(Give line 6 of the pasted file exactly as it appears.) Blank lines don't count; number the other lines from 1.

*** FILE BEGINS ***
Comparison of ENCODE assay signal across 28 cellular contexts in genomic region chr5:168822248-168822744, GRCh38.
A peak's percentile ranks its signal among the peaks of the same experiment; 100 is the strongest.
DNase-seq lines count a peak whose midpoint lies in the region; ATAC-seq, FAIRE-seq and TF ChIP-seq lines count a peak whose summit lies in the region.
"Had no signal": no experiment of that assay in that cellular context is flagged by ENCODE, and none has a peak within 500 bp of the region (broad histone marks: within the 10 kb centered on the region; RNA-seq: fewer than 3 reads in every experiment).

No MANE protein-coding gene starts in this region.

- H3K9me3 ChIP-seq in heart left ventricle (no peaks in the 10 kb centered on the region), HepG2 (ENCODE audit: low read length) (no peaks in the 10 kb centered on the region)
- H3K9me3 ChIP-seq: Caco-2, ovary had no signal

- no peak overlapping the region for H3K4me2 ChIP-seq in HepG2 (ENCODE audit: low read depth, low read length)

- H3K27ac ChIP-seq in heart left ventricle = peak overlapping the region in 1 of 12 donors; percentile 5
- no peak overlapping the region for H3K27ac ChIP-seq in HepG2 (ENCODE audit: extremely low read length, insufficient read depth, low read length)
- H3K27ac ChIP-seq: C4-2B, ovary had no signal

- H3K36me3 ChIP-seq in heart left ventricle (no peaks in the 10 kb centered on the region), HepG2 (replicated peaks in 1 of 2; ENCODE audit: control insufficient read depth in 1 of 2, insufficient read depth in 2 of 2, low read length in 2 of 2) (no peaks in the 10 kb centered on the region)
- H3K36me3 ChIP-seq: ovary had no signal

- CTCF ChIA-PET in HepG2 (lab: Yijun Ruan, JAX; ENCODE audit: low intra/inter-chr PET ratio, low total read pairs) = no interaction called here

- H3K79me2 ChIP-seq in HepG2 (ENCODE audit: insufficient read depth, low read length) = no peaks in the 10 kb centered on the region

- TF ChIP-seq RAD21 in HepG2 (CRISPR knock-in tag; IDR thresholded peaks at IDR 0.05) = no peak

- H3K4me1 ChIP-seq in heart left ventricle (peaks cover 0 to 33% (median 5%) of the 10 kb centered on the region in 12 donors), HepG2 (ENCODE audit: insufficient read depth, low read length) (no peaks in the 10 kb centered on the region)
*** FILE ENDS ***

- H3K9me3 ChIP-seq in heart left ventricle (no peaks in the 10 kb centered on the region), HepG2 (ENCODE audit: low read length) (no peaks in the 10 kb centered on the region)